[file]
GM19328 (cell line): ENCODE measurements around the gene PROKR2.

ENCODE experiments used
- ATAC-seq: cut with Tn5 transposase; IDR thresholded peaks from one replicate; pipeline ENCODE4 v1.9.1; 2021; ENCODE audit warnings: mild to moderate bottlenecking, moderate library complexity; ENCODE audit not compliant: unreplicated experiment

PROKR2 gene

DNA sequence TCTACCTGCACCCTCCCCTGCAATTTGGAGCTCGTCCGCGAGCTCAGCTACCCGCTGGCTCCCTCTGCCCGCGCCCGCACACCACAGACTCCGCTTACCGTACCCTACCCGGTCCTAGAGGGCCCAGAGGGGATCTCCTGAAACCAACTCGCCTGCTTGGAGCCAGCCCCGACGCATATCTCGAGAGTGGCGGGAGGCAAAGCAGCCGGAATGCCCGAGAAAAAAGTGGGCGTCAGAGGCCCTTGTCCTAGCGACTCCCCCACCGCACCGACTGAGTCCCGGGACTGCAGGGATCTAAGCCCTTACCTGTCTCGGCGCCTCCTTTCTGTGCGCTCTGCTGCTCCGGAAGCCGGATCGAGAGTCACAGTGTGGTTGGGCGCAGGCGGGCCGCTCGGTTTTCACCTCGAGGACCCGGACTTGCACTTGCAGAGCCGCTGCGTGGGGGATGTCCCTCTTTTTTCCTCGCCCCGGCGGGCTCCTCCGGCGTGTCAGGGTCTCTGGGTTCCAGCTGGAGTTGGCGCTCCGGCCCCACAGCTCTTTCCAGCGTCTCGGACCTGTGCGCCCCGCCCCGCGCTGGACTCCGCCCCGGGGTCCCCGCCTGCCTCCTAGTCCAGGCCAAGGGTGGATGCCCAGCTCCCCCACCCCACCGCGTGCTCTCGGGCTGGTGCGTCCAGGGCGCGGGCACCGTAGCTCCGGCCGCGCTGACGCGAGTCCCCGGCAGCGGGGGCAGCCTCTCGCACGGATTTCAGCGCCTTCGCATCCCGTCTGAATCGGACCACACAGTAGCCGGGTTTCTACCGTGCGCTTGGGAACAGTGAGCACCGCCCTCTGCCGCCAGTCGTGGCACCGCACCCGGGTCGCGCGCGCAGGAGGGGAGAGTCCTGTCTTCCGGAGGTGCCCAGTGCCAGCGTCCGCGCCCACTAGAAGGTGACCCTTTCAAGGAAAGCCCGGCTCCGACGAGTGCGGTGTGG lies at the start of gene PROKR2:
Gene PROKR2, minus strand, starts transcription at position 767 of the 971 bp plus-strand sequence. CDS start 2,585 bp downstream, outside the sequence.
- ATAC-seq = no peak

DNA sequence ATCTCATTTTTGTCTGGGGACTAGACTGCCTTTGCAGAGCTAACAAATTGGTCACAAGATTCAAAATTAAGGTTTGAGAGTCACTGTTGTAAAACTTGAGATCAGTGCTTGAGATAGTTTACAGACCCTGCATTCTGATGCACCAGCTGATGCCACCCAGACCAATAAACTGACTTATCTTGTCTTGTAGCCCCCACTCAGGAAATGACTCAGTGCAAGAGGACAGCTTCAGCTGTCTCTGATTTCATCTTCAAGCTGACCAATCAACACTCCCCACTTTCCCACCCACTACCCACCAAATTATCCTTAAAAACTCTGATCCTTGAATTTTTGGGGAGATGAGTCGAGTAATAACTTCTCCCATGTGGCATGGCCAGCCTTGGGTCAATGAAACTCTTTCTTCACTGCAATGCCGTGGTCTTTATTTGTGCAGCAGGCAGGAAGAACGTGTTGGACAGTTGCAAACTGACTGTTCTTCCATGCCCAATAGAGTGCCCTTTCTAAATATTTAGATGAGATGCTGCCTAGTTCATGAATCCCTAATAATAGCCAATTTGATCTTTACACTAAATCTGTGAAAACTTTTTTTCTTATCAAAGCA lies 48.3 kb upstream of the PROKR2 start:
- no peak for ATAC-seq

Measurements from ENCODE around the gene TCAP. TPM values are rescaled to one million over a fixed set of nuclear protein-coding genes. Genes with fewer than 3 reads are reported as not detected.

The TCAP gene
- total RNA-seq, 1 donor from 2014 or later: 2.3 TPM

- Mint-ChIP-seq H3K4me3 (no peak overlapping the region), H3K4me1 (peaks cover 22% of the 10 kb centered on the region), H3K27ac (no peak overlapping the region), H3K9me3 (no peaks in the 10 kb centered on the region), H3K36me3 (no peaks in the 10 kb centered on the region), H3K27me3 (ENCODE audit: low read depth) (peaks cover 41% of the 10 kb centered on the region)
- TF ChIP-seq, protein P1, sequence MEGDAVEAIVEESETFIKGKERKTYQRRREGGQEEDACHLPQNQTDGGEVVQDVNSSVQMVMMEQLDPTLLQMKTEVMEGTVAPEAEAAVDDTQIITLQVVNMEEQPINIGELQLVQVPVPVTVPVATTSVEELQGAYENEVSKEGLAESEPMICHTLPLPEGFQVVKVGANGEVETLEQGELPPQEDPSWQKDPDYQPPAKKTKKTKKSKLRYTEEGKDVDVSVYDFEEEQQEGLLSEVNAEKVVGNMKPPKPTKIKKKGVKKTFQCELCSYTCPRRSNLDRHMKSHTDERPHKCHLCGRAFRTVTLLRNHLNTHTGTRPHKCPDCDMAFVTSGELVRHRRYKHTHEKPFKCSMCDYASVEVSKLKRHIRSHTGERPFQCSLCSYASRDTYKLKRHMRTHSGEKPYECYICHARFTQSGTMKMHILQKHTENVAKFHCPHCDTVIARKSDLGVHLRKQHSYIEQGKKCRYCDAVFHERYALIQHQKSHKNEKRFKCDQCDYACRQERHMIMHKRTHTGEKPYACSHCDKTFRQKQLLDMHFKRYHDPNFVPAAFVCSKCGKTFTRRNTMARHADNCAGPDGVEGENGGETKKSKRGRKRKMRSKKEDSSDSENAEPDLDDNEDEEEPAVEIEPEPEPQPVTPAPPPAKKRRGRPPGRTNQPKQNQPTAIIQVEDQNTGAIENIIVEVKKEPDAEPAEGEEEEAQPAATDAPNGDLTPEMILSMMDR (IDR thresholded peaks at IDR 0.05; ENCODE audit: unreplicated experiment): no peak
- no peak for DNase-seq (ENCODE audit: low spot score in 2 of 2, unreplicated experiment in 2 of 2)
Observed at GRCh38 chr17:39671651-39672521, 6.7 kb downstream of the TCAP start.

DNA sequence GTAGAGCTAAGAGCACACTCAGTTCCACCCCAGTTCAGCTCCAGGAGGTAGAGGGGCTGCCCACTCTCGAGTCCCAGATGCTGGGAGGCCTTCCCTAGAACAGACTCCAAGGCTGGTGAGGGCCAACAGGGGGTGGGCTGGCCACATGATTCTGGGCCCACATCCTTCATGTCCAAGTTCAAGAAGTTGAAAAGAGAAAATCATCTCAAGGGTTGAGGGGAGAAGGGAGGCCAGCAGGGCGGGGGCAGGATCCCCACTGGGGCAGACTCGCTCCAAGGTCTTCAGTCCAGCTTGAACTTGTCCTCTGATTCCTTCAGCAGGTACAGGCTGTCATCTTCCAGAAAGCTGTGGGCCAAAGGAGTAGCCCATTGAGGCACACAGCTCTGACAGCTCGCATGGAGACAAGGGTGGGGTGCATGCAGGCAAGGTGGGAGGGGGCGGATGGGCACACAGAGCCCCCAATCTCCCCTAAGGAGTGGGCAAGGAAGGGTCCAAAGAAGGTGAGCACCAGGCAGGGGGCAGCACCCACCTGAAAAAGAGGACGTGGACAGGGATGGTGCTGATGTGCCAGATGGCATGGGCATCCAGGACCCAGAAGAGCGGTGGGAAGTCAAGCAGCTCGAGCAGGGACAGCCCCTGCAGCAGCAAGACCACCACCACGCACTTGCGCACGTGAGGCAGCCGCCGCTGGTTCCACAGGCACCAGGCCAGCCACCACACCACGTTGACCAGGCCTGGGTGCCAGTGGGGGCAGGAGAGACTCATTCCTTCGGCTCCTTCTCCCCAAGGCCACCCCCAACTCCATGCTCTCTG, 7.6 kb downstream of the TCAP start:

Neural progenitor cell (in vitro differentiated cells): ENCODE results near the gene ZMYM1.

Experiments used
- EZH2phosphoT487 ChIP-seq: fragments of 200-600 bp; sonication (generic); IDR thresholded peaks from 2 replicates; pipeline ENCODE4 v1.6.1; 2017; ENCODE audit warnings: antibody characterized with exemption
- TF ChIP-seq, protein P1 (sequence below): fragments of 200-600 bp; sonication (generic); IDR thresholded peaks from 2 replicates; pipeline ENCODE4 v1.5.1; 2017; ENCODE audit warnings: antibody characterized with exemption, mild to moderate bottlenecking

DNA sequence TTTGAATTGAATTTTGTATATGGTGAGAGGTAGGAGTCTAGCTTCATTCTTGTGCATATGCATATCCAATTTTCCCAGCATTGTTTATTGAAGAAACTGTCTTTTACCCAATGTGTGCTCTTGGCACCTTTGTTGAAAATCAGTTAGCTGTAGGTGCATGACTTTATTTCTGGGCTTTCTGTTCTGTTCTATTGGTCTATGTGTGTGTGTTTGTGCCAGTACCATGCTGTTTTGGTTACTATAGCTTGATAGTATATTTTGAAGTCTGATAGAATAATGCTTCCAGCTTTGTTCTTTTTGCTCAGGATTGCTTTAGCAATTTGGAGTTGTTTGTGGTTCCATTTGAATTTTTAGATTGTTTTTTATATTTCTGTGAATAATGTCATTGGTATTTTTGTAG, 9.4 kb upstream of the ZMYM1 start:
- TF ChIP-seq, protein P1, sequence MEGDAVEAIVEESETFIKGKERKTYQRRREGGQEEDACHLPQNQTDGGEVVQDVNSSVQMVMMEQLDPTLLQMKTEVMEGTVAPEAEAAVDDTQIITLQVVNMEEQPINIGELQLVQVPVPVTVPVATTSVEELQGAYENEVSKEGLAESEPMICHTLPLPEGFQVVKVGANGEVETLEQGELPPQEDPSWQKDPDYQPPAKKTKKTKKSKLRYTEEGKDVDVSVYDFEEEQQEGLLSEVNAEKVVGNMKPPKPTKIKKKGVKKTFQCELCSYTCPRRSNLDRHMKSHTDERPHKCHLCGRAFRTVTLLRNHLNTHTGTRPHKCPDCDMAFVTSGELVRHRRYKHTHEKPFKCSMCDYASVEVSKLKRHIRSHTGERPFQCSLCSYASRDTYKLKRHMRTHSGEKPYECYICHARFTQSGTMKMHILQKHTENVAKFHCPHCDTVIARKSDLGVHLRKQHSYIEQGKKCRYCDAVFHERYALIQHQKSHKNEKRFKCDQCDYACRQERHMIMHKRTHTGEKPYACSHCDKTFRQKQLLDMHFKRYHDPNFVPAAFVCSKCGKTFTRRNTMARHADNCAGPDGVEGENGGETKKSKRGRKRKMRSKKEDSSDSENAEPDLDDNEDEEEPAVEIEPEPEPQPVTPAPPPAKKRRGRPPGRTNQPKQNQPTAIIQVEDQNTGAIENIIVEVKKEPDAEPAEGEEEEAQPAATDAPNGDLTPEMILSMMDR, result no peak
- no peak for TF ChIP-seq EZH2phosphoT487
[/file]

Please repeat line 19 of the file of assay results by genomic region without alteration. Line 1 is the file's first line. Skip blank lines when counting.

Experiments used